…our grandson Noah was gunned down inside his classroom together with nineteen of his classmates and his substitute teacher. He had barely turned six.
Gun violence has claimed so many victims since that terrible Friday that I sometimes feel embarrassed calling attention back to our own loss. Have you seen the story of this woman who lost three of her children? I started reading it but I couldn’t go on. My grief seemed like an indulgence compared to hers.
After Noah was killed, I became acutely aware of the passage of time. As the days, the weeks, the months went by and piled up, it felt as if we were being swept away by a powerful river while he remained on shore, shrinking by the minute until I feared he would disappear. For the longest time I couldn’t sleep at night as if by remaining awake I could hold on to the days when he was still among us.
But the days have piled up and Noah has shown no sign of receding into the abyss. In fact I spend time with him every day.
In my mind he is both still a six-year old and a pre-teen. I can’t quite picture the way he would look now but I know he has grown. He was a gorgeous child and he would certainly be a handsome young boy today. But there is only so far I can go in trying to imagine him at twelve before my heart breaks. So cruel and so unfair that he wasn’t allowed to grow up.
Still he is never far away.
A few years ago on our first Christmas Eve in California a yellow bird landed in the bushes near the house. I was coming back from getting the mail or the paper when I saw it. I took out my phone and slowly came closer and closer. It didn’t move. Just sat there and stared directly at me. And there was something so peaceful in the way it held itself that I felt suddenly comforted. Even happy. As if a message had been sent and received.
A couple of winters later I saw the same exact bird in a local gift shop. Made of felted wool, it was sold as a Christmas ornament. I bought it. It now sits on a shelf in my kitchen and I see it everyday as I cook and bake. It isn’t much. But it is a link. If only to the memory of a moment when I acutely felt Noah’s spirit and presence. On a Christmas Eve too.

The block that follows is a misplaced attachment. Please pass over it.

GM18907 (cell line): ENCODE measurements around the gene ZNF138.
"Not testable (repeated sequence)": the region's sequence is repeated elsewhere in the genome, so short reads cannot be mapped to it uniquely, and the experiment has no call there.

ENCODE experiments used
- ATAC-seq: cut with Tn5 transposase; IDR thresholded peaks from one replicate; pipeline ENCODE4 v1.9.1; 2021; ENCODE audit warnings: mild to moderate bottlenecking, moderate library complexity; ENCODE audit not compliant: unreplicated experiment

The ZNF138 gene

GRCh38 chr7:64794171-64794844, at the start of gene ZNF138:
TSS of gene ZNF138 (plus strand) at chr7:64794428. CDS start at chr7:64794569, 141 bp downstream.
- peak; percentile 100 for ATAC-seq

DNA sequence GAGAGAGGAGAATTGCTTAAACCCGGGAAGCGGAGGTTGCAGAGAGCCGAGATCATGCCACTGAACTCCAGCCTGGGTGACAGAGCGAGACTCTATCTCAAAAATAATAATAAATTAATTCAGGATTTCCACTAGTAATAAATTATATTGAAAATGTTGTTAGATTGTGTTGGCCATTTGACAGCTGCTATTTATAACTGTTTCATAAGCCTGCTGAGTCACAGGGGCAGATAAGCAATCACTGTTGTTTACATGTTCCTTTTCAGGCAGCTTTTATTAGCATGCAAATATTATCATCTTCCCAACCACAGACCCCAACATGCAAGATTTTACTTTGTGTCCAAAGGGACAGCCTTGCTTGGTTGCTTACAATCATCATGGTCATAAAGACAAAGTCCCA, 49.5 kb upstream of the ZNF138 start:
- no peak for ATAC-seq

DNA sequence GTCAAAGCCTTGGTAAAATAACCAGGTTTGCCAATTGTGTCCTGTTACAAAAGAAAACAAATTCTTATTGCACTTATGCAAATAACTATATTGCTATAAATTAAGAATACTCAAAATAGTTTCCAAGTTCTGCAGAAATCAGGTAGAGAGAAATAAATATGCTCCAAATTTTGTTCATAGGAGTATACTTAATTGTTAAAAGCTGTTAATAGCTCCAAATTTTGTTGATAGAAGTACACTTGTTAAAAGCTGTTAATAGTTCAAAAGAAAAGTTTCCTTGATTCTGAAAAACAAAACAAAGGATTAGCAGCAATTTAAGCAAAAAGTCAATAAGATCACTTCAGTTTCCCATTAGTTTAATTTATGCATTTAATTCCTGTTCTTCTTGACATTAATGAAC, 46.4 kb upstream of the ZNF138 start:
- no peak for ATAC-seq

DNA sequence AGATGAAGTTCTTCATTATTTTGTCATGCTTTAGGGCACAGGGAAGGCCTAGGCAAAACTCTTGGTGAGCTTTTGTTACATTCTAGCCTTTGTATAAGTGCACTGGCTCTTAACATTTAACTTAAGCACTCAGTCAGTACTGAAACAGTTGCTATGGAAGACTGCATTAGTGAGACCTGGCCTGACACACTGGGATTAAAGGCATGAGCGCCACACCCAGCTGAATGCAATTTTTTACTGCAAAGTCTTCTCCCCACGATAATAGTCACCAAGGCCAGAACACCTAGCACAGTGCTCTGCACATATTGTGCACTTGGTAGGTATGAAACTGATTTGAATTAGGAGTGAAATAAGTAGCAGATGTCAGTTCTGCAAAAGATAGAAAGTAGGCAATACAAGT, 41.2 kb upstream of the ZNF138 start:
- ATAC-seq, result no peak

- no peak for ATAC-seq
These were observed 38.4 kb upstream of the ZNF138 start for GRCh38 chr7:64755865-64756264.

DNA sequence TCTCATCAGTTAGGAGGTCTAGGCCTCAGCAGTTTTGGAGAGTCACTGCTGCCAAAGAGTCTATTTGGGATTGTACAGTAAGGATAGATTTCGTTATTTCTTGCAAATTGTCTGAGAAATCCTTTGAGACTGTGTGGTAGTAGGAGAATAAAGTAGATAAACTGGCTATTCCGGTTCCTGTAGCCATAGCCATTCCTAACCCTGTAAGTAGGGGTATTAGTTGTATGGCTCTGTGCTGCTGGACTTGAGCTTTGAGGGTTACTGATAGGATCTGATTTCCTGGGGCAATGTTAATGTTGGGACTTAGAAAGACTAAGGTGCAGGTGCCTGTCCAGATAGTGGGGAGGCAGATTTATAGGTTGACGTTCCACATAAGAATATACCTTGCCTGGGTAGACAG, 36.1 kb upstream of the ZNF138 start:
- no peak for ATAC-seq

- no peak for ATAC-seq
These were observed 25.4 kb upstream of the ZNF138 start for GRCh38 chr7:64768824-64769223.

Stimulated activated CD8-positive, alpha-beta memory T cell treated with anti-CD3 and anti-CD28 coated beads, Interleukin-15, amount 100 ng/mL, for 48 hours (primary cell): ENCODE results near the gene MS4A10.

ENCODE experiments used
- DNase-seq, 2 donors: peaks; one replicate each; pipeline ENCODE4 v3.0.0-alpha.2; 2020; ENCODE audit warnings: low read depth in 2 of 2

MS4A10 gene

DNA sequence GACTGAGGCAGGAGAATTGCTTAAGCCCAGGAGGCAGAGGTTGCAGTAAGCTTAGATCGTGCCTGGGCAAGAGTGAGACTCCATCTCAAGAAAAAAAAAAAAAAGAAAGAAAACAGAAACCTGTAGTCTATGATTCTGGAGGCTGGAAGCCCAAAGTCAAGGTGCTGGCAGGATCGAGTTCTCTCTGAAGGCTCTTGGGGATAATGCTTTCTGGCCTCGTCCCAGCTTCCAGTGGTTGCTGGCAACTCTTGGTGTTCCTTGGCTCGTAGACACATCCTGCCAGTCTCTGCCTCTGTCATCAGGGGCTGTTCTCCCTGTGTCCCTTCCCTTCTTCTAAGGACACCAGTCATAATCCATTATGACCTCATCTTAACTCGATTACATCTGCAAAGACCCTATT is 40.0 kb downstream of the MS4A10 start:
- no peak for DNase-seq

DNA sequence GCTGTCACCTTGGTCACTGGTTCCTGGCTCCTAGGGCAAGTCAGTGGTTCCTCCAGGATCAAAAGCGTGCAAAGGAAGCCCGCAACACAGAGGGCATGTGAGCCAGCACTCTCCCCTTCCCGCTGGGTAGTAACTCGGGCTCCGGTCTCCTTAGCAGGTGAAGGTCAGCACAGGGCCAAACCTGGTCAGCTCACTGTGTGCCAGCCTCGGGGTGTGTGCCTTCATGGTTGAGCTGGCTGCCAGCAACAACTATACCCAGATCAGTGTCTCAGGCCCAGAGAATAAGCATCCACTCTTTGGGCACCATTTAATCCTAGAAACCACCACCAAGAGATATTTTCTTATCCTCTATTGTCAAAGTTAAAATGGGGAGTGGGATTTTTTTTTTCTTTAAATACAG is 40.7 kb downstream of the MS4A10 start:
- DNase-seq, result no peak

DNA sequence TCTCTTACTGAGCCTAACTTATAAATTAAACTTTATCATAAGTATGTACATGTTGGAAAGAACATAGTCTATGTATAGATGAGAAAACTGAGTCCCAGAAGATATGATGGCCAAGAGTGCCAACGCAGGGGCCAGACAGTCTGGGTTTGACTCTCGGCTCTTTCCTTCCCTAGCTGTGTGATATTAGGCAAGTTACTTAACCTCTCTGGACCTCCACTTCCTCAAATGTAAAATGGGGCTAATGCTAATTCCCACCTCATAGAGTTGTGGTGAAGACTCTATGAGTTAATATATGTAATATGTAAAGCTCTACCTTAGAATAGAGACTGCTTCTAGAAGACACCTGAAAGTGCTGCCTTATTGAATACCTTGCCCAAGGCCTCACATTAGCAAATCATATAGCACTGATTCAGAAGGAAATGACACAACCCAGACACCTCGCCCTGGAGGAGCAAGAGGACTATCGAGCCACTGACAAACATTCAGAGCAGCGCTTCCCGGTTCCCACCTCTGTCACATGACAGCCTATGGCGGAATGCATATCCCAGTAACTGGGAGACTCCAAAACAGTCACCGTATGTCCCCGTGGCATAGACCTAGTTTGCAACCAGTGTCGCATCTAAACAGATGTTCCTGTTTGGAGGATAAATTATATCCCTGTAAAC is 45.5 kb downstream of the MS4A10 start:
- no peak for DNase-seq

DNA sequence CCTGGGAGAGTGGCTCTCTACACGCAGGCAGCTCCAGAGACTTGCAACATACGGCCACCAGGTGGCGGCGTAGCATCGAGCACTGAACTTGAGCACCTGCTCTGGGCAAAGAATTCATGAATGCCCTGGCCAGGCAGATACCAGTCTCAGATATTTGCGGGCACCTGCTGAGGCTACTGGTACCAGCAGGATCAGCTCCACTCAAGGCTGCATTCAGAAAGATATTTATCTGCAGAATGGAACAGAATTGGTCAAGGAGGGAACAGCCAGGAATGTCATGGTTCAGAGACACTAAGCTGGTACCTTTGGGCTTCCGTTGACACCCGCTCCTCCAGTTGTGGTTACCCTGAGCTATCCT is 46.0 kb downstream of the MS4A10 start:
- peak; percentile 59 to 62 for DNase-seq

Sure, you might say Noah has become an imaginary grandchild. And I am his imaginary grandma.
Except that Noah did exist. Every time someone asks me how many grandkids we have, I choke up inside. It hurts to say “eight” instead of “nine.” But if I say “nine,” I have to account for them and explain what happened. And it isn’t a story made for small talk with strangers.
There was nothing imaginary about Noah. And six years after I last saw him alive, the glimpse of a little boy with a full head of dark hair at the market or in an airport is still enough to make my heart drop precipitously. A bit like your stomach drops when your plane hits a turbulence. When that happens, all the protective layers built around his death fall away. And the pain is revealed, raw and naked.
There is nothing imaginary about that pain.
I haven’t experienced all of the stages of grief everyone kept telling me about: shock, yes; denial, yes; anger, yes (not so much at the murderer whom I hardly think about but at a culture which normalizes guns and gun violence and at the elected officials who protect this culture whatever the human cost). But that’s it.
No depression (sadness, yes, but that is very different); no bargaining (there is nothing left to bargain for); no acceptance. Definitely no acceptance.
I may be deluding myself about the survival of Noah’s spirit. Or I may not.
I know for a fact love has survived. I grant you it may be all that’s keeping him alive. Or it may not.
The result is the same. I am his grandma. And I love him.
Tonight I will light a candle and place it in the window. In memory of Noah and all the ones whom we lost to cold-blooded murder on December 14, 2012.
It would be a small comfort to know that you are doing the same across the country and around the world. Tiny dots of light against darkness.